Soldiers Use Air Assets to Capture Bomb Makers
January 12, 2007
HAWIJA, Iraq, Jan. 12, 2007 - Improvised explosive devices are a primary threat to soldiers in the Kirkuk Province. To combat the threat, soldiers in Hawija are augmenting their ground fight with air assets. Those assets are proving invaluable.
Recently, soldiers of Bravo Company, 2nd Battalion, 27th Infantry Regiment, 3rd Brigade Combat Team, captured four Anti-Iraqi Forces and confiscated weapons during an air reconnaissance mission near Hawija, Iraq.
According to 2nd Lt. J. Brent Martin, platoon leader, Bravo Company, 2-27, a vehicle was speeding along a route in the battalion's area of operation while Martin and his soldiers were in helicopters patrolling the area for enemy activity. Martin asked the pilots to get a bit closer to asses the vehicles occupants.
"All the occupants in the vehicle were males of military age and I noticed that none of them would even look at the helicopter that was flying [less than 100 feet] away," said Martin. "The hair on the back of my neck stood up when the guys wouldn't even look at the helicopter. I knew they were hiding something," he said.
Martin, who has been operating in the area as an infantry platoon leader for the past four months, told the pilots he needed to stop and search the vehicle.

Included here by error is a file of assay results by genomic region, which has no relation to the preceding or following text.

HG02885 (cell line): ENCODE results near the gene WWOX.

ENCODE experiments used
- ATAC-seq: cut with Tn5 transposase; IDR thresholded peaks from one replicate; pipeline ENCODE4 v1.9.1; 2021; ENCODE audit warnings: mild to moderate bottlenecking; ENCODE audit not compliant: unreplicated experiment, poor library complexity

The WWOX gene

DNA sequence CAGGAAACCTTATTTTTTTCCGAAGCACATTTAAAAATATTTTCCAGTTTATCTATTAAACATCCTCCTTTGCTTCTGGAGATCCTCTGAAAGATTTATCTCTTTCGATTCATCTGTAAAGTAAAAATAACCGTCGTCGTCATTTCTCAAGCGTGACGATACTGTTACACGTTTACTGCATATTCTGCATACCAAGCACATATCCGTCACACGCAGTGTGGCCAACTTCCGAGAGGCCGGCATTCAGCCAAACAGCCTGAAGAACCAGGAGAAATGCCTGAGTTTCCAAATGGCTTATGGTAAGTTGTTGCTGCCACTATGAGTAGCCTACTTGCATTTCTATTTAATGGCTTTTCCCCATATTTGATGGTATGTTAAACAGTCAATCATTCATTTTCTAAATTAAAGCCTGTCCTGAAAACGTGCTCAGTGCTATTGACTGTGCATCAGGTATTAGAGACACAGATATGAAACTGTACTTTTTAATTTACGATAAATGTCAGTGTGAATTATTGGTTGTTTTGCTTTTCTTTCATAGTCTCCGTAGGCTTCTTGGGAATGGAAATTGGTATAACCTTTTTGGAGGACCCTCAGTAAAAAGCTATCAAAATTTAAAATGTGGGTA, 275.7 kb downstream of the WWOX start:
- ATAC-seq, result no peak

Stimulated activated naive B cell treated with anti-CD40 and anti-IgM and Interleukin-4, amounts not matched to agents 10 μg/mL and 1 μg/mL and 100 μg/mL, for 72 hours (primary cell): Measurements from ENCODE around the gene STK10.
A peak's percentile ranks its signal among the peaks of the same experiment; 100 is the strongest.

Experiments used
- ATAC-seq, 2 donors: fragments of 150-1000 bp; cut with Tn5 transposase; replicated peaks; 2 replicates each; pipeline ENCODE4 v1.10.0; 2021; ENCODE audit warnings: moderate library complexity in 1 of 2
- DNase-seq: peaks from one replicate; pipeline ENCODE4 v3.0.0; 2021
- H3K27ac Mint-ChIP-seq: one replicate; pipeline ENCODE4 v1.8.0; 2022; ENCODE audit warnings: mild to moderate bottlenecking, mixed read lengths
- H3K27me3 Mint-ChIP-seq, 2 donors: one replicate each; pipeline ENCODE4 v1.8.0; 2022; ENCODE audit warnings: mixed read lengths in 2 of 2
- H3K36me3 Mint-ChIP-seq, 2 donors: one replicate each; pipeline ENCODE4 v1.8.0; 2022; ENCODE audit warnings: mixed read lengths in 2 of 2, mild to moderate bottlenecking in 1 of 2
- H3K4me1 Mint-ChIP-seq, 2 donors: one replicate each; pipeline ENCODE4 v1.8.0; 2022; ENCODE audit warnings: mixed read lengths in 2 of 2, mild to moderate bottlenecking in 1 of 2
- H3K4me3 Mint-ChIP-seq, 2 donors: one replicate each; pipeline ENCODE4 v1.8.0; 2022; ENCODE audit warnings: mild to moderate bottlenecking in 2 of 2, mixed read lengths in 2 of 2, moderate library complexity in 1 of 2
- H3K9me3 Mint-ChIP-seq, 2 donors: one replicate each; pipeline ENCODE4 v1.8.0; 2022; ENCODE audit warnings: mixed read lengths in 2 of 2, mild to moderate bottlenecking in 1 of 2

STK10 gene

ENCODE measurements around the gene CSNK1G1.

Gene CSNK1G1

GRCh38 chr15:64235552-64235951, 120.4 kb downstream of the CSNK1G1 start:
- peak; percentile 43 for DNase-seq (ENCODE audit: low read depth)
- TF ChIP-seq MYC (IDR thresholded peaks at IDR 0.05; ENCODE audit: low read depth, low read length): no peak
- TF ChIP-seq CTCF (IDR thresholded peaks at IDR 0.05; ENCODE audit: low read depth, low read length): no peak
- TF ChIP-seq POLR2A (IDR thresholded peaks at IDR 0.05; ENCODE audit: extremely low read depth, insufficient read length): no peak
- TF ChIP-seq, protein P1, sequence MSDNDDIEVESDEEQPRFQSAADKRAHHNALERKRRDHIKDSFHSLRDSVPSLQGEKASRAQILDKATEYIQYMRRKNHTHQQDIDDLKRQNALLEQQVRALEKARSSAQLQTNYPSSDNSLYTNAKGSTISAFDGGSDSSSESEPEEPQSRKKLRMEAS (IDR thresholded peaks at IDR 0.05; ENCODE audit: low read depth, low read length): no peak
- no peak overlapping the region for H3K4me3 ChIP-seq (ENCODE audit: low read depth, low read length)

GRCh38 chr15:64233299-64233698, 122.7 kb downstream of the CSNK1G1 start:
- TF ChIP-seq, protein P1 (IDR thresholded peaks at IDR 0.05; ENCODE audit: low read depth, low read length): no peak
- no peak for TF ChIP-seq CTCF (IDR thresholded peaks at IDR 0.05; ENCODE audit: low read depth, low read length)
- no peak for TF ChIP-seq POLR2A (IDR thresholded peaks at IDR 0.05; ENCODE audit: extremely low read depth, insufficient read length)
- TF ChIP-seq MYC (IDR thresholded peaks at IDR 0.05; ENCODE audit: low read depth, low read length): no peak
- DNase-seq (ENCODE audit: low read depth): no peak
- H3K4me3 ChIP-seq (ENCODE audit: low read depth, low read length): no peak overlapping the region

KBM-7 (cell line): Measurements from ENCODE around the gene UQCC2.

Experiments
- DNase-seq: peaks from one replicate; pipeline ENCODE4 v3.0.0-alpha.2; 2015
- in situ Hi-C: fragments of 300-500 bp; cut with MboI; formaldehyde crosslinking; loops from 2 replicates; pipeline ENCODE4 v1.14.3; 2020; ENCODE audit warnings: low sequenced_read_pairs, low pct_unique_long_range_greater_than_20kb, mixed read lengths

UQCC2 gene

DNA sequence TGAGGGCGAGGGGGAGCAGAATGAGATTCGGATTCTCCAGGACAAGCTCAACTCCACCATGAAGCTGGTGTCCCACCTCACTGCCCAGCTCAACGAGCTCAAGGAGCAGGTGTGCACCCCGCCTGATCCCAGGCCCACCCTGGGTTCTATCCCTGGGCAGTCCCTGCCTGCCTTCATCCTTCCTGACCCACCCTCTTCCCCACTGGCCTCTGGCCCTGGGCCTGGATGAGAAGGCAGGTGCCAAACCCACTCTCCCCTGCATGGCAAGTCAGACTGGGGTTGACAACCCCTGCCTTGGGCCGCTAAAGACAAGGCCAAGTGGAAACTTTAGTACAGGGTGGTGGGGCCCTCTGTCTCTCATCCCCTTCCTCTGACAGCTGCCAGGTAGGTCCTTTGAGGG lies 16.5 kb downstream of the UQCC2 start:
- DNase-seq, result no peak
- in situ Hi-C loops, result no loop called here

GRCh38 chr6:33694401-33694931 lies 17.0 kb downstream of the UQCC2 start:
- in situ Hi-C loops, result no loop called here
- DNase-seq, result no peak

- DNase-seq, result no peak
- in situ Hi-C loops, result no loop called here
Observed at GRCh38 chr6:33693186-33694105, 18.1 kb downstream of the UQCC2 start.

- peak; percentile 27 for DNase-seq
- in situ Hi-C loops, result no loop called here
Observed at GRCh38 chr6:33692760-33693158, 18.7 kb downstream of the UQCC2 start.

According to Martin, the vehicle was diverted to a small dirt road. A helicopter was placed in the speeding vehicle's path while Martin deployed his soldiers to prevent the vehicle from entering a nearby village. The sedan stopped and the occupants surrendered.
Martin's suspicions were confirmed.
In the vehicle, Bravo Company soldiers confiscated five rocket propelled grenades (RPGs), three RPG launchers and loaders, 100 armor piercing rounds of ammunition and a video camera. All four occupants of the vehicle were detained. The munitions, weapons and vehicle were safely destroyed at the site.
"The mission was a big success on many levels," said Maj. Robert Atienza, operations officer, 2-27. "Tactically, the reduction of weapons and removal of Anti-Iraqi Forces (AIF) in our area of operation will save Coalition Force and Iraqi Security Force lives. Operationally, the removal of AIF causes other cells to alter tactics and possibly go into hiding," said Atienza.
Atienza also stressed the significance of air reconnaissance in the fight against AIF in the Kirkuk Province.
"Conducting missions with the use of aviation assets decreases the risk to Coalition Forces on the ground with minimal risk to those soldiers in the air," continued Atienza. "In addition, the (helicopters) allow for a 360-degree view of the battlefield and can, for instance, greatly assist ground forces in locating individuals that are triggering improvised explosive devices (IEDs)," he said.
Soldiers in and around Hawija frequently come in contact with IEDs, and having air assets is just another tool in the toolbox. According to Atienza, "the flexibility and rapid response times that aviation assets provide are vital in responding to incidents on an asymmetrical battlefield."